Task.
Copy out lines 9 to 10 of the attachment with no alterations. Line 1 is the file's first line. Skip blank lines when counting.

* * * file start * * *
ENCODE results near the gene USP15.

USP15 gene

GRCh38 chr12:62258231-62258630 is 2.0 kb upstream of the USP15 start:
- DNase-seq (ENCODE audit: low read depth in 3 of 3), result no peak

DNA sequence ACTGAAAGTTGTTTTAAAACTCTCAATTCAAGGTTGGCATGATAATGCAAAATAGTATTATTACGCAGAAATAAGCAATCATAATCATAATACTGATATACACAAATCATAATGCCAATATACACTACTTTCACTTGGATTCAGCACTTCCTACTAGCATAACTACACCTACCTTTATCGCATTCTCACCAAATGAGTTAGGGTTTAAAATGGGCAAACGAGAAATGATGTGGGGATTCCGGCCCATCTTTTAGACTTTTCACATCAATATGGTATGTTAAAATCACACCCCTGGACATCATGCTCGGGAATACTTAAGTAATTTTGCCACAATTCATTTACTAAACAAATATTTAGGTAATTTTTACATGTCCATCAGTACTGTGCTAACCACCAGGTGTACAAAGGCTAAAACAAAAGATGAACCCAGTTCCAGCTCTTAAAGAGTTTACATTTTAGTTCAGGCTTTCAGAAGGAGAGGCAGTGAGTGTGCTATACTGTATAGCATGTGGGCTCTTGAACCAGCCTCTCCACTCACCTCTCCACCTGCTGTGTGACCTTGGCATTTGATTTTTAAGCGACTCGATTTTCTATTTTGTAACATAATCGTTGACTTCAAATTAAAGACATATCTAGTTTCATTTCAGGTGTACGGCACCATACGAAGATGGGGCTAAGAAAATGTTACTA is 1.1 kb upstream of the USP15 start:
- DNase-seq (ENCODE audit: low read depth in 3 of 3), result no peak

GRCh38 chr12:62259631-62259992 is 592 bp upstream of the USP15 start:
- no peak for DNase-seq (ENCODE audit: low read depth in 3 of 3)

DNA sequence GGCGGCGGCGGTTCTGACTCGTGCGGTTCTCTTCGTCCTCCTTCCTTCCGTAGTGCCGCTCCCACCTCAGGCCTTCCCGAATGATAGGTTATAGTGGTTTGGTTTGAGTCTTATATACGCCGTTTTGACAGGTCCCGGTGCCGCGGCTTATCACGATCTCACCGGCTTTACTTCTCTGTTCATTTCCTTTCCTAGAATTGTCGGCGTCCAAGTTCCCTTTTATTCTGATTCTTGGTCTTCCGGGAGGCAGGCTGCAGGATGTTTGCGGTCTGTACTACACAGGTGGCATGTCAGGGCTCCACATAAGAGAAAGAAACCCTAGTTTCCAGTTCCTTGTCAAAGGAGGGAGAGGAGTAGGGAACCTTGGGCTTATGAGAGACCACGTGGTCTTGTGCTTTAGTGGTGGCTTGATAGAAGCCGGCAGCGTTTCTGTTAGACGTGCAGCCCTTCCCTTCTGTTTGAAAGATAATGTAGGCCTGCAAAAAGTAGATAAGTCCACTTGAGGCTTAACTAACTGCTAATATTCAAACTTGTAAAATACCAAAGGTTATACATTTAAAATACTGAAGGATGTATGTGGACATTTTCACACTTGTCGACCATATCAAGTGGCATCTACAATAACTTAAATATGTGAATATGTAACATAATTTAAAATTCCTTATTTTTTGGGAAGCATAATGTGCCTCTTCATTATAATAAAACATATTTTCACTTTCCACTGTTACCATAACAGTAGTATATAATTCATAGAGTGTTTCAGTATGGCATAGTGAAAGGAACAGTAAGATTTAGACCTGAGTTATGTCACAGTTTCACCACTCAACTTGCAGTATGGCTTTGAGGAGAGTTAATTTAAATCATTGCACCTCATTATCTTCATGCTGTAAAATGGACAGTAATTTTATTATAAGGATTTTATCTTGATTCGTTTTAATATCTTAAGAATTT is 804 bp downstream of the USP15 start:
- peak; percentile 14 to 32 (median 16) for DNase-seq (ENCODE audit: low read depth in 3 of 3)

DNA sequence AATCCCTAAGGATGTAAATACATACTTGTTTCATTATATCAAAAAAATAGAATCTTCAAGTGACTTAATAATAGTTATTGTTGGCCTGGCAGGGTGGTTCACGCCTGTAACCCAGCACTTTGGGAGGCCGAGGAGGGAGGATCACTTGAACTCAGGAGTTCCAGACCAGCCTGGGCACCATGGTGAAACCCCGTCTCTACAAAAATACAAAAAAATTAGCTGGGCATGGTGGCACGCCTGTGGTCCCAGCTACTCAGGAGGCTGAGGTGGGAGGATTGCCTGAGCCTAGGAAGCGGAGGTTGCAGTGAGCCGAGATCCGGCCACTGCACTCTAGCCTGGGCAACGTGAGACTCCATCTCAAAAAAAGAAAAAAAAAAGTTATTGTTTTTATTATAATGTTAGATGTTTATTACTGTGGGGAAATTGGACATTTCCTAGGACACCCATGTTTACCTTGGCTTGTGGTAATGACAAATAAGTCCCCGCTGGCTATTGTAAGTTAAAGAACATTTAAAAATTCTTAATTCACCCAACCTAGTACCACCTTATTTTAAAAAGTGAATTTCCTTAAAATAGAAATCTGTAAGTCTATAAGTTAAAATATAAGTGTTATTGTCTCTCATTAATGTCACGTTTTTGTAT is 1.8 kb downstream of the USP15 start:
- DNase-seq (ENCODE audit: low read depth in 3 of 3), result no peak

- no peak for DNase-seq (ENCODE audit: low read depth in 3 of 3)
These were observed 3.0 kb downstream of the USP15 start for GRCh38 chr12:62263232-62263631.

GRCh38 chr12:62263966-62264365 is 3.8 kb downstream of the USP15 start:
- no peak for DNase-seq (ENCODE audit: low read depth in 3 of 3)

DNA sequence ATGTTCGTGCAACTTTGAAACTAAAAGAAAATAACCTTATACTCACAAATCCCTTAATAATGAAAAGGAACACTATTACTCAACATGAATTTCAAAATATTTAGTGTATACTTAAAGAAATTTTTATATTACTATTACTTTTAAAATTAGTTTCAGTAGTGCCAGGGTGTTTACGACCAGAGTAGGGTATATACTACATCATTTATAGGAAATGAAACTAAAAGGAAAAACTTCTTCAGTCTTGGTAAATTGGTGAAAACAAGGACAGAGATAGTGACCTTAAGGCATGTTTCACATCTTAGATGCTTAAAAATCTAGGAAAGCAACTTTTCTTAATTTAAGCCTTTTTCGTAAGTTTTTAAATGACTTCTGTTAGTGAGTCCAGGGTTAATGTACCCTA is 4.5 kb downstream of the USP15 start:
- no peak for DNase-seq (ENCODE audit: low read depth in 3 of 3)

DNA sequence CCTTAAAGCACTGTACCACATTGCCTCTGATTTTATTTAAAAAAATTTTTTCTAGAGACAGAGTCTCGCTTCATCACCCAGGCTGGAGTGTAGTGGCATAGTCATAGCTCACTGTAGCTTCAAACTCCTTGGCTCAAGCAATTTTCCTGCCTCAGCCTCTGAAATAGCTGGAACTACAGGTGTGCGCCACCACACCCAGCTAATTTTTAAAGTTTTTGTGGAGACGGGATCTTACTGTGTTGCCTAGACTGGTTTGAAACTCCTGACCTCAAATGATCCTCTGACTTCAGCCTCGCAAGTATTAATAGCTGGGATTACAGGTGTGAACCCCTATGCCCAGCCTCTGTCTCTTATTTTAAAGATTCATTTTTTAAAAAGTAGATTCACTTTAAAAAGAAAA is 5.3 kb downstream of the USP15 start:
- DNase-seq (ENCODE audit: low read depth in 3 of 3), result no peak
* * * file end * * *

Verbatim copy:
DNA sequence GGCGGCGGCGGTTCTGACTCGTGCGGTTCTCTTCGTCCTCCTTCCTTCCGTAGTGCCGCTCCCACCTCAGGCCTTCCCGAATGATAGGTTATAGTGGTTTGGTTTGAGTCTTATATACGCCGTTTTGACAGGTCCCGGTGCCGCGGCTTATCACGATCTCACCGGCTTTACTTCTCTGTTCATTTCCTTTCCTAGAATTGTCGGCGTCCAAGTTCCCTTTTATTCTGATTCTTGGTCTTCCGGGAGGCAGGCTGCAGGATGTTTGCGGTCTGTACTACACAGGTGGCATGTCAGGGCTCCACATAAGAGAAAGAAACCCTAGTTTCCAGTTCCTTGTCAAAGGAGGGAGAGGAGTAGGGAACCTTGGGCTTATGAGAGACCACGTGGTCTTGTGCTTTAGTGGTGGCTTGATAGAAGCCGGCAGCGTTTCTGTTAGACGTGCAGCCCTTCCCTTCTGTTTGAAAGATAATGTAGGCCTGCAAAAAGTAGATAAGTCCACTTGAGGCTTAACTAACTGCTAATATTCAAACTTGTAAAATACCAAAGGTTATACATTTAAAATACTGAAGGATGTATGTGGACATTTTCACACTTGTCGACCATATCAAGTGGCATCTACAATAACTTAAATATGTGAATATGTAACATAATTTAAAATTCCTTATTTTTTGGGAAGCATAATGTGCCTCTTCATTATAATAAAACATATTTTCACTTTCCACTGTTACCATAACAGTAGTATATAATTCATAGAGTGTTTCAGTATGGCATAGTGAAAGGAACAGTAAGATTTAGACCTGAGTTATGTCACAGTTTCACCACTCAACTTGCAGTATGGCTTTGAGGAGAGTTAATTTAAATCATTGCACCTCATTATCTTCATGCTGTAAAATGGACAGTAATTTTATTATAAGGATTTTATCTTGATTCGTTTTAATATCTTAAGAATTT is 804 bp downstream of the USP15 start:
- peak; percentile 14 to 32 (median 16) for DNase-seq (ENCODE audit: low read depth in 3 of 3)